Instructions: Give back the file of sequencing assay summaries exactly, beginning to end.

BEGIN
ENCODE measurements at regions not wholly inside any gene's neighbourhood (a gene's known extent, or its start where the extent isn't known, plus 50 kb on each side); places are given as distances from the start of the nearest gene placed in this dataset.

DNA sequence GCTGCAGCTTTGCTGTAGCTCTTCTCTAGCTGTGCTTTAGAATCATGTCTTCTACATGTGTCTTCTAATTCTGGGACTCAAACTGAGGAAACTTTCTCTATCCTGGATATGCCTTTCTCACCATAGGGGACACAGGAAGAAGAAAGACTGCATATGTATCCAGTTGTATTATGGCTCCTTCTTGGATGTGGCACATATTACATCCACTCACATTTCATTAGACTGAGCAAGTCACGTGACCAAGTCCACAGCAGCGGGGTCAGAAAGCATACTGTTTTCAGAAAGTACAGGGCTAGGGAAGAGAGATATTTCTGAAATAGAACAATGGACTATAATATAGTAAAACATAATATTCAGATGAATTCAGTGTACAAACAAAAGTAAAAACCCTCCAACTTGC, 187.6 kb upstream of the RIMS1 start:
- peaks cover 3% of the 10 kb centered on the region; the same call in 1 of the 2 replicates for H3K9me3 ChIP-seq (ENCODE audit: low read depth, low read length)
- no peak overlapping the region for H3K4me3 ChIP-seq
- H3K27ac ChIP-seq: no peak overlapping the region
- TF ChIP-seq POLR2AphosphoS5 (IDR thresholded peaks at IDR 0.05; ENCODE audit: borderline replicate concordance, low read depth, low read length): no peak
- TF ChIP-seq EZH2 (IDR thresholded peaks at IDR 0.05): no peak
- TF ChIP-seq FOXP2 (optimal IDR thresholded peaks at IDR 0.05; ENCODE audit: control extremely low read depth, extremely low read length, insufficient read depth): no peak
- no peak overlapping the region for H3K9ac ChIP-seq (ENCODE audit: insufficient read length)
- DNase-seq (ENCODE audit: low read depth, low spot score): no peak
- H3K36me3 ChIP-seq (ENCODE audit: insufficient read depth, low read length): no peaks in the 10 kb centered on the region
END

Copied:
ENCODE measurements at regions not wholly inside any gene's neighbourhood (a gene's known extent, or its start where the extent isn't known, plus 50 kb on each side); places are given as distances from the start of the nearest gene placed in this dataset.

DNA sequence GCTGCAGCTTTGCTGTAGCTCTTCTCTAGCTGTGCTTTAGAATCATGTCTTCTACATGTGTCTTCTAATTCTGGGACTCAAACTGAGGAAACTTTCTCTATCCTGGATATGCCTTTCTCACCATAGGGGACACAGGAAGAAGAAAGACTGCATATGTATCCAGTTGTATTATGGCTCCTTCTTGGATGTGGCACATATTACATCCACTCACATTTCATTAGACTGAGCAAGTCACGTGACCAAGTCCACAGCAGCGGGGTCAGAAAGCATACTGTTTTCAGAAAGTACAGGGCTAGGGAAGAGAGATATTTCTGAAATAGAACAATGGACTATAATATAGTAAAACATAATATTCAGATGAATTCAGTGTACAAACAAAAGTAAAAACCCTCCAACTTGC, 187.6 kb upstream of the RIMS1 start:
- peaks cover 3% of the 10 kb centered on the region; the same call in 1 of the 2 replicates for H3K9me3 ChIP-seq (ENCODE audit: low read depth, low read length)
- no peak overlapping the region for H3K4me3 ChIP-seq
- H3K27ac ChIP-seq: no peak overlapping the region
- TF ChIP-seq POLR2AphosphoS5 (IDR thresholded peaks at IDR 0.05; ENCODE audit: borderline replicate concordance, low read depth, low read length): no peak
- TF ChIP-seq EZH2 (IDR thresholded peaks at IDR 0.05): no peak
- TF ChIP-seq FOXP2 (optimal IDR thresholded peaks at IDR 0.05; ENCODE audit: control extremely low read depth, extremely low read length, insufficient read depth): no peak
- no peak overlapping the region for H3K9ac ChIP-seq (ENCODE audit: insufficient read length)
- DNase-seq (ENCODE audit: low read depth, low spot score): no peak
- H3K36me3 ChIP-seq (ENCODE audit: insufficient read depth, low read length): no peaks in the 10 kb centered on the region